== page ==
ABOUT THE FILM
The Gorden family is moving out of the house that has been theirs for 37 years. Amid the usual detritus of cherished objects and abandoned junk, there is the skull. Family legend says it was the skull of a Japanese soldier killed in WWII, but no one is certain. Forgotten for years, stored in the back of a closet, the skull presents a unique challenge: how do you get rid of it? Each family member has his or her own opinion… smash it, bury it, throw it out, or take it to the police?
But while the family argues and packs up the house around it, the skull speaks to us, letting us in on its secret desires. With the help of some movers, the skull will get what it wants and the Gordens will get what they didn’t realize they could have: the freedom to move forward.
Last September, as my family prepared to move out of the house that was ours for 37 years, I was privy to an interesting conversation between my parents about what to do with a skull they had been holding onto for many decades. They weighed the options: smash and bury it; smash and throw it out; take it to the police; or leave it in the house, to be dealt with by the new owners. Each option ended with us being arrested for murdering someone. I thought it was a fantastic conversation that needed to be turned into a short film.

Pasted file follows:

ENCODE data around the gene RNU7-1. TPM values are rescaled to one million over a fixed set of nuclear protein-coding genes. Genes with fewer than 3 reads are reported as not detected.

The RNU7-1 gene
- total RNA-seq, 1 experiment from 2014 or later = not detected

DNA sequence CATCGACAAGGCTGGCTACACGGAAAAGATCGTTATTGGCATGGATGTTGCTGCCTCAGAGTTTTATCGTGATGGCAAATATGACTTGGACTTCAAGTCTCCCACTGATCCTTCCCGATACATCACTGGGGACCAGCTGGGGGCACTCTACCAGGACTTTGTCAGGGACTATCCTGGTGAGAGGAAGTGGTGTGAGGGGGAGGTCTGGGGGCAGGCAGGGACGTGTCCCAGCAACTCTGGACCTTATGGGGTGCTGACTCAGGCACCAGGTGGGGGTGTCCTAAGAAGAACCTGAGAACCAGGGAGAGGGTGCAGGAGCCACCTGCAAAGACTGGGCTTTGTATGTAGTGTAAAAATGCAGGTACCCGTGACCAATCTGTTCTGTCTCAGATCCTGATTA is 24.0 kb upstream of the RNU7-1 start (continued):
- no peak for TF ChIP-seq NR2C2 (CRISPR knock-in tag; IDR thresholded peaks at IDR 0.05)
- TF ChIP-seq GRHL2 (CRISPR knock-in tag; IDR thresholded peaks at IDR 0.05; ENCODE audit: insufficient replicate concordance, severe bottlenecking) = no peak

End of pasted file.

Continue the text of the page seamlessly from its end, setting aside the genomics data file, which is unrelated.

The resulting film, The Skull, follows this same basic trajectory. But as I was writing the script, I realized a character was missing. The skull itself needed a voice, to stand in for all the objects - the teddy bears, the snowglobes, the scraps of paper - we collect over a lifetime. We make these objects the sherpas of our memory, bearing our burdens of sentimentality and nostalgia. We grow, we move on, but we depend on these objects to remain stunted and stationary, both physically and psychically.
If we cherish these objects so much, I think we should listen to what they have to say.
the skull's story
The exact origin of this skull has never been confirmed, but family legend says that it was the skull of a Japanese soldier from WWII. The skull came to us via my great-grandfather, who owned a bar in the blue-collar town of Coaldale, PA. Sometimes the patrons would barter for their drinks when they had no money, and on one particular occasion, my great-grandfather received a skull as payment.
Eventually this skull made its way into my mother's hands, and we kept this prize of war / bar tab payment in a beaten up brown grocery bag in my older brother's closet. When I was a kid, the skull terrified me, mainly because my brother would chase me around the house with it. As we grew up, the skull stayed more and more in the closet. Today, I have a better relationship with both my brother and the skull.
What happened to the skull? A few months before filming began, unbeknownst to me, the skull was given to my uncle who smashed and burned it. The moral of the story is that eBay is a great place to buy fake skulls.